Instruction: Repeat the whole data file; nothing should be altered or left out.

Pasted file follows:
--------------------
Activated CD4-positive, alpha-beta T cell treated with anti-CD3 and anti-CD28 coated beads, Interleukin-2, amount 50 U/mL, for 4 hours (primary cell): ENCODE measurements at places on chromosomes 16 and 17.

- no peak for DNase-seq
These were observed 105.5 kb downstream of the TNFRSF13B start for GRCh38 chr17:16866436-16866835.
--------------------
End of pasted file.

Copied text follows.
Activated CD4-positive, alpha-beta T cell treated with anti-CD3 and anti-CD28 coated beads, Interleukin-2, amount 50 U/mL, for 4 hours (primary cell): ENCODE measurements at places on chromosomes 16 and 17.

- no peak for DNase-seq
These were observed 105.5 kb downstream of the TNFRSF13B start for GRCh38 chr17:16866436-16866835.